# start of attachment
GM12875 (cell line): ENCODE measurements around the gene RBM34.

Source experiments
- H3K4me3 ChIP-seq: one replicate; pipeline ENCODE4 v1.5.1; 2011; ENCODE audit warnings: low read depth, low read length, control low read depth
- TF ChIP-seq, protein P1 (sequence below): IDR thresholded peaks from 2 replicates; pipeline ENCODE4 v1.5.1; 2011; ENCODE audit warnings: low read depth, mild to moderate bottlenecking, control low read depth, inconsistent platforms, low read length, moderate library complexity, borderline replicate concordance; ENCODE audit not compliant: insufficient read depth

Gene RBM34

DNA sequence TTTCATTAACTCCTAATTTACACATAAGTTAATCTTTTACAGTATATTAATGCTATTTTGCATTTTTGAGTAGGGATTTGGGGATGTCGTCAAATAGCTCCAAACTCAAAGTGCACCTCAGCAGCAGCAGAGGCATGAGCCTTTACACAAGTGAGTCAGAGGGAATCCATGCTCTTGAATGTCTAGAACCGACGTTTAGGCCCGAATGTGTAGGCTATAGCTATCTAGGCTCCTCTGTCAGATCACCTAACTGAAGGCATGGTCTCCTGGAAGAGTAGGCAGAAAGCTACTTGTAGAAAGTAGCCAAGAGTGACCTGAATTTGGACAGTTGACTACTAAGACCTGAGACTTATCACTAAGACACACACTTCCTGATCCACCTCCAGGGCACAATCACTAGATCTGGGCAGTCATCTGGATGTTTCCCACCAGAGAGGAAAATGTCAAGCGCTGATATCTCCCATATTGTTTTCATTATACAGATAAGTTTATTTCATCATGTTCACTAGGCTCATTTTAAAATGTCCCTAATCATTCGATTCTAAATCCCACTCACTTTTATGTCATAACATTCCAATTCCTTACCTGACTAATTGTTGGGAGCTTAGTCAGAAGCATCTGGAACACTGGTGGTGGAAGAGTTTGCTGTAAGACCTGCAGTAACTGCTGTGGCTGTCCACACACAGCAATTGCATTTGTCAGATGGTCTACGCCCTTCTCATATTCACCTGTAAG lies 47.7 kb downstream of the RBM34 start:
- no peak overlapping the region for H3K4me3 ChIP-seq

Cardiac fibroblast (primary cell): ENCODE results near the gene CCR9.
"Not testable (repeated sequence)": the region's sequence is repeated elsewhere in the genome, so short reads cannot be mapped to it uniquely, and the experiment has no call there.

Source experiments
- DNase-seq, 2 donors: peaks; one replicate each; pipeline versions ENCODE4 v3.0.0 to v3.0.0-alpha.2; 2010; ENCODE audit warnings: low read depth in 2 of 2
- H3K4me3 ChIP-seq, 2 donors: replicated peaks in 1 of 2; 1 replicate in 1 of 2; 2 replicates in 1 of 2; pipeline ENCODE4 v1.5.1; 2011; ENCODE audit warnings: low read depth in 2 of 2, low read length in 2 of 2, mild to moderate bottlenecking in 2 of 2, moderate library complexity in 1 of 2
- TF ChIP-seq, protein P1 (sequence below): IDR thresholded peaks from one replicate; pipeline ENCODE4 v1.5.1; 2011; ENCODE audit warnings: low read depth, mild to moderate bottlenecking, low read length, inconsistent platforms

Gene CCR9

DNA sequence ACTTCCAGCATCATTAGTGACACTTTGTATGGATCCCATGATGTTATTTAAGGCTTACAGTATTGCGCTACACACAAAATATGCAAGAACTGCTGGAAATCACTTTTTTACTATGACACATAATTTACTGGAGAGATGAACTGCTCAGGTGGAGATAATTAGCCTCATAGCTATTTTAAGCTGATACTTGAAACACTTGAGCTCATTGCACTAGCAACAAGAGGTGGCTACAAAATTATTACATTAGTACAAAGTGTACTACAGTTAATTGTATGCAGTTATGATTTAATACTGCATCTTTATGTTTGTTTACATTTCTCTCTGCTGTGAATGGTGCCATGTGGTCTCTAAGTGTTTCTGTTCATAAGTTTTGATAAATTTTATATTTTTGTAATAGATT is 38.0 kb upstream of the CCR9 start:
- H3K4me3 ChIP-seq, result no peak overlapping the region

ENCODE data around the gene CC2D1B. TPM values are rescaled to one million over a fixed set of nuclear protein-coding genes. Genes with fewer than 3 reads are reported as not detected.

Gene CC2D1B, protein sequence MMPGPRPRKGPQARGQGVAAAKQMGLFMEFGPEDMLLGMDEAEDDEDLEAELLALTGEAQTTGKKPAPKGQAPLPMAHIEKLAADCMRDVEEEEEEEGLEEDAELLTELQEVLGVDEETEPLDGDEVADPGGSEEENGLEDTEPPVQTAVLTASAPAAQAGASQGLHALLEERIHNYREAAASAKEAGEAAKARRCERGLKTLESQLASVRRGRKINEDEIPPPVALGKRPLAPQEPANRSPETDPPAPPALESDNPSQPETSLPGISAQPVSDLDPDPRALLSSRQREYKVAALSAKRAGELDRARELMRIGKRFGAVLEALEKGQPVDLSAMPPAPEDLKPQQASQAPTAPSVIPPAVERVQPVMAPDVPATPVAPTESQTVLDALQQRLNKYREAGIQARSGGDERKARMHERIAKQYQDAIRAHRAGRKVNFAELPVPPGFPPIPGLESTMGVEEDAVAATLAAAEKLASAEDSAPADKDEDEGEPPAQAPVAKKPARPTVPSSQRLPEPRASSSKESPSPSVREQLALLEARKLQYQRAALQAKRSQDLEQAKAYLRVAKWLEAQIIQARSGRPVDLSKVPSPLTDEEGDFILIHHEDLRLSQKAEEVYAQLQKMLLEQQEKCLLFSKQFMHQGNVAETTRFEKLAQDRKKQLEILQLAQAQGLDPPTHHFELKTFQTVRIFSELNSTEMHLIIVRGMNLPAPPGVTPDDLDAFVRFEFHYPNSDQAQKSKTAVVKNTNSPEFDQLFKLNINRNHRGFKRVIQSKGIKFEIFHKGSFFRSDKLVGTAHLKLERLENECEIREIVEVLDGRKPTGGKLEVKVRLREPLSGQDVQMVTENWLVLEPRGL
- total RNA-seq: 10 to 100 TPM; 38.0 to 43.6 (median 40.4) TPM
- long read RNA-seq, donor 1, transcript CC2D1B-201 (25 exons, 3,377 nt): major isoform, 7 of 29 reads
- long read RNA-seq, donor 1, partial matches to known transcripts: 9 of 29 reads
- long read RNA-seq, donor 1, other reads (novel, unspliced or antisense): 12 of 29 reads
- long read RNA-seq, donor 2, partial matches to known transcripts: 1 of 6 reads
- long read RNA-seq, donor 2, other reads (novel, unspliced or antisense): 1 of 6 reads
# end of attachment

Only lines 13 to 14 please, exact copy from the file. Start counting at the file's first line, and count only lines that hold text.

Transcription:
- TF ChIP-seq, protein P1 (sequence below): IDR thresholded peaks from one replicate; pipeline ENCODE4 v1.5.1; 2011; ENCODE audit warnings: low read depth, mild to moderate bottlenecking, low read length, inconsistent platforms

Gene CCR9